This is one in a series of short stories I've been writing during my own coronavirus quarantine. You can find the complete collection of fiction written especially for this blog here. My books are available on the Amazon Kindle, for sale or for reading via Kindle Unlimited.
It was followed by the Great Man’s family, by the country’s new leader, and by hundreds of men and women who had known him in life.
The “Man from Montgomery” was almost anonymous in this last group.
John Lewis had started the great man on his way. A lifetime ago. Now the long-time director of the Southern Poverty Law Center, director of the Equal Justice Initiative, and rainmaker for the “lynching memorial” going up southwest of downtown, wondered what might have been.
His mind went all the way back, back to the beginning of the end of his political career.
It was 1986. Wyche Fowler had decided to run for Senate. His House seat was open.
There were only two candidates, John Lewis, and the already-great man. Lewis tried to make his opponent’s marriage the issue. The Great Man had built a cross-racial coalition, the Buckhead crowd, the east side’s gentrifiers, and City Hall’s grifters were all behind him.
Lewis had the preachers of the south side and the west side. It wasn’t going to be enough.
Lewis never knew if the pee sample was that of the Great Man. But it was clean.
Lewis lost by 5 points. He’d taken the big risk and lost.
Lewis had been a thorn in the side of Andrew Young on the City Council. Young was glad to be rid of him. As every power broker in town rushed to embrace the Great Man, Lewis was alone for the first time in his life.
Alabama was where it had all started. Alabama was where he’d been born. Alabama was where the Bridge was, where he was very nearly killed. Alabama was Dexter Street Baptist, Dr. King’s first parish. He had left Alabama for Morehouse College nearly three decades before, but now it was time for John Lewis to come home.
He returned to the city in January, just in time to watch Guy Hunt be inaugurated, the first Republican governor in the state’s history. But that wasn’t the day’s headline. It was the embrace Lewis gave Hunt’s predecessor. He reached down toward the wheelchair, and George Wallace put all the strength he had left into his arms and rose for him. Both men wept together. The picture went around the world.
Wallace wasn’t Wallace anymore. He had changed. He had been elected to this last term with 90% of the black vote. All John Lewis wanted to do was acknowledge that.
But it was a remarkable piece of theater. John Lewis had always known theater, and moments. This hug was the start of a new era for Alabama. Lewis would watch it from the sidelines. He would nudge his fellow citizens toward the good. His candidates would win some elections and lose more. But under President Clinton, whom Lewis personally lobbied, big contracts began coming to Alabama-Birmingham, to Alabama State, and to Troy State in Lewis’ hometown. The contracts created spin-offs, new companies that grew fast, that attracted talent from out of state.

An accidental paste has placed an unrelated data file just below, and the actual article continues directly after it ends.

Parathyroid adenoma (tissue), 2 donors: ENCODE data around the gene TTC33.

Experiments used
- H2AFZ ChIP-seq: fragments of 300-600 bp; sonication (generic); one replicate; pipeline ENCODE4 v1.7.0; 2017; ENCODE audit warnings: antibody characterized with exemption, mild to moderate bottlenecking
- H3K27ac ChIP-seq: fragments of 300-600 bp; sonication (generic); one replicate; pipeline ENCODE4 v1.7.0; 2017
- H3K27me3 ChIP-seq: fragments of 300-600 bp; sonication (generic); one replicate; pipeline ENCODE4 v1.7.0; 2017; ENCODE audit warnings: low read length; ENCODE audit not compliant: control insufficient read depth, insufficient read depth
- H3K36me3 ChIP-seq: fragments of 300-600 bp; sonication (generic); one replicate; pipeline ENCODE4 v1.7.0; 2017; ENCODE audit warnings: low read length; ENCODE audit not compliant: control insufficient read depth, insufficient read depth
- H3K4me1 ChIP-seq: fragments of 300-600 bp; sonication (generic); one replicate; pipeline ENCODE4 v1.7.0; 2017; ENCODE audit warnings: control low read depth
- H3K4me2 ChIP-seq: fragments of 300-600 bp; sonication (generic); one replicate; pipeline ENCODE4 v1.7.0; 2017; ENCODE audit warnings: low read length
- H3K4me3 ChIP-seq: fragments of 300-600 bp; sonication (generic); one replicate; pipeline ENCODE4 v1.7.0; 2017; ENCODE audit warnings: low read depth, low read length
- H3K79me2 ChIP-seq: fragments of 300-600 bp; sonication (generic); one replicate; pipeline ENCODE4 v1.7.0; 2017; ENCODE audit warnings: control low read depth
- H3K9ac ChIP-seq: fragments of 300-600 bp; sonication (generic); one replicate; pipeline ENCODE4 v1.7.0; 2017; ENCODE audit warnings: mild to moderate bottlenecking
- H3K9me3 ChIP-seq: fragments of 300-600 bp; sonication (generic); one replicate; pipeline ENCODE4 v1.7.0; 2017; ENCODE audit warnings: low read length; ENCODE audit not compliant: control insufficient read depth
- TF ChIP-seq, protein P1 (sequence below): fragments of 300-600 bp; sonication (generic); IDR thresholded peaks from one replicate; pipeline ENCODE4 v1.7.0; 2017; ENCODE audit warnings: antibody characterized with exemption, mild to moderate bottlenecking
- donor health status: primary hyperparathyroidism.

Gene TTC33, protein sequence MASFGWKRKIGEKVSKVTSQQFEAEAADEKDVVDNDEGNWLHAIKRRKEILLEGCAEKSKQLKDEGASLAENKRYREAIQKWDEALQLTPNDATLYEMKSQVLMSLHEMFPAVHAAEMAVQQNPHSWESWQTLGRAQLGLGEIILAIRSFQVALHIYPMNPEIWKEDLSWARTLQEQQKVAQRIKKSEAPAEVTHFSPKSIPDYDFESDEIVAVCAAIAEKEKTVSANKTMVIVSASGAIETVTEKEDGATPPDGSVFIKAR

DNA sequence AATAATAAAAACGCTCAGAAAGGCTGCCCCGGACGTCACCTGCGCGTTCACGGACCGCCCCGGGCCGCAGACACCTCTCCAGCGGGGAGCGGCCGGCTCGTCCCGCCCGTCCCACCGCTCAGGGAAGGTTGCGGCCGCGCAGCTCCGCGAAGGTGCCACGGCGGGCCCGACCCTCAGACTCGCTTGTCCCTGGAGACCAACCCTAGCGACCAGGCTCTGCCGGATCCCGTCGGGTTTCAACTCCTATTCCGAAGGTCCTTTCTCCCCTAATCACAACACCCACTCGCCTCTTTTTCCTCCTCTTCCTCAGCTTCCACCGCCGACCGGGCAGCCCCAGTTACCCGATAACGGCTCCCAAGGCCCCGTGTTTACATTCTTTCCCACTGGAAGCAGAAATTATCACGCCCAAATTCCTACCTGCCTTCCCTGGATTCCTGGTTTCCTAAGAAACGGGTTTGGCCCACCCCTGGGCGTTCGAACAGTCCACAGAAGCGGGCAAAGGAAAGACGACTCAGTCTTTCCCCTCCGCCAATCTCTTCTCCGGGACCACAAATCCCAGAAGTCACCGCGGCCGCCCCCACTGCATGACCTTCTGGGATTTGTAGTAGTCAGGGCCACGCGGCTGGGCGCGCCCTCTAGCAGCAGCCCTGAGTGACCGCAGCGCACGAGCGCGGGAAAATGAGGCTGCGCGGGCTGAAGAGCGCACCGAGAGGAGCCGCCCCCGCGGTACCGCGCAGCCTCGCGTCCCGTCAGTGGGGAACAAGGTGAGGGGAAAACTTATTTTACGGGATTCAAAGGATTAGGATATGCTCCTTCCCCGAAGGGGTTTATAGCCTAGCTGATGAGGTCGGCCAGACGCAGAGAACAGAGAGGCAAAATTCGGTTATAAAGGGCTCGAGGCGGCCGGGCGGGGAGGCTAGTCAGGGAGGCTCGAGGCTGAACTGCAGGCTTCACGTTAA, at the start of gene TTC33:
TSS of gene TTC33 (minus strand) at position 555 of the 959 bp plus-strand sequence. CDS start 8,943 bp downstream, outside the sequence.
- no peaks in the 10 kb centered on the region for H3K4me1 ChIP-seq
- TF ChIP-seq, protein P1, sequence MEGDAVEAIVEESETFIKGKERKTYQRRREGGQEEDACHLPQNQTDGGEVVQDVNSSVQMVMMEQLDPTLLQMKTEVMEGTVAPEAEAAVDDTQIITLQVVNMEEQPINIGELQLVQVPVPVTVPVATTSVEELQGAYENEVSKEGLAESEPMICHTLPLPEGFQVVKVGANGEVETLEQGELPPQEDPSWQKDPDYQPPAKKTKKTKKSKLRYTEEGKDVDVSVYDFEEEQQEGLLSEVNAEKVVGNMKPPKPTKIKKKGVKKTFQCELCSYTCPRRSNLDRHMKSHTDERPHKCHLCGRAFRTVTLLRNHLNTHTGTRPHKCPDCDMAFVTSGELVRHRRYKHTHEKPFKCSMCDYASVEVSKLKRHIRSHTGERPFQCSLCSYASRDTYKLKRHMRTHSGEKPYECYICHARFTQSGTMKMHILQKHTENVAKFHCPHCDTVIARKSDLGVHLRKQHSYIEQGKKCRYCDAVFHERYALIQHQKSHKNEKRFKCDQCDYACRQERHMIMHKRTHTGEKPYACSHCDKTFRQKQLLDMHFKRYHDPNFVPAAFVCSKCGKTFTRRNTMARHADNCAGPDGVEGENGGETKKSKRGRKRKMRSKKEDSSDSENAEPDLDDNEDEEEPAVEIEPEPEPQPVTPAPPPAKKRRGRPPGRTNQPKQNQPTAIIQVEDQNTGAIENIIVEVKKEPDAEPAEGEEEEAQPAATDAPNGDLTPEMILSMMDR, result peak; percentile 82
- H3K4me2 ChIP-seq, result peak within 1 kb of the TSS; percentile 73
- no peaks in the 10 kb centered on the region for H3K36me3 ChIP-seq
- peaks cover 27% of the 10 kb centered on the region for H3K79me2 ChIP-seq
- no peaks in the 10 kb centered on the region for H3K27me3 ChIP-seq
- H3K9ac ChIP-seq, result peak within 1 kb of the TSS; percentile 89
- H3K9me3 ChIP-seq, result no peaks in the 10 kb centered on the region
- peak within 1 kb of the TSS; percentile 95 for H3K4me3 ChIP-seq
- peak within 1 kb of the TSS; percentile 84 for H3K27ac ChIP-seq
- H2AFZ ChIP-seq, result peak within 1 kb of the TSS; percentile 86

Lewis was the drum major. Lewis vouched for Alabama, Washington supported a new kind of Alabama, and gradually Alabama changed. The state’s population in 2015 was 6 million, it was now catching up with Georgia, which had 8 million, and half of its congresspeople were black Democrats. These were real Democrats, liberal Democrats. Democrats organized as Wallace Clubs, except in black precincts, where they were known as Lewis clubs.
John Lewis was proud of what he had built for himself. But he knew it was nothing like the life of the Great Man.
Julian Bond had always been the chosen one. The son of a university president, tall and light skinned, eloquent and charming. He was the first black elected to the State Senate, the first nominated for Vice President. He was already a legend when he took on John Lewis.
After winning the 5th CD race he didn’t look back.
When Fowler decided to retire after his 1992 re-election and become Bill Clinton’s Secretary of State. Clinton made a phone call, and Julian Bond was selected as his replacement, with Maynard Jackson taking Bond’s place in the House. Once in Washington, Mayor Jackson began losing weight. He began walking, then running. The grandson of The Grand was still alive, chair of the House Judiciary Committee, walking in the front rank behind the casket.
Everyone knew the rest of the story. Bond was re-elected twice, eventually chairing Foreign Relations. He became the country’s first black President in 2008. He got the economy back on track, and he didn’t forget where he came from. Half his cabinet was black. So were a quarter of his judicial nominees. BondCare, his plan to expand Medicare by letting any family pay for Medicare coverage, now covered half of all Americans. Insurers like United Health were administering it under contract and weren’t kicking about it. The 2014 election saw Democratic gains in both Houses.
When the Great Man chose to take a quiet vacation in Florida that summer, no one thought anything of it. Ironically, it was the same cardiovascular disease that nearly killed Jackson, combined with the exhaustion of leading the country, that killed him, age 75. The body had been returned to Washington, had lain in state for two days, had been mourned by millions, and now was being taken to Arlington, to be buried just yards away from Bond’s political hero, John F. Kennedy.
Lewis spotted a familiar face in the crowd as they approached the bridge and sidled over. “Senator” he said, in an accent even more redolent of his south Alabama roots than ever. “A sad day. Think you might challenge the President next year?”
The younger man smiled, a broad, toothy, full-faced grin. “Not a chance,” said Sen. Barack Obama. “Bill Clinton’s so happy being First Lady.” Both men laughed.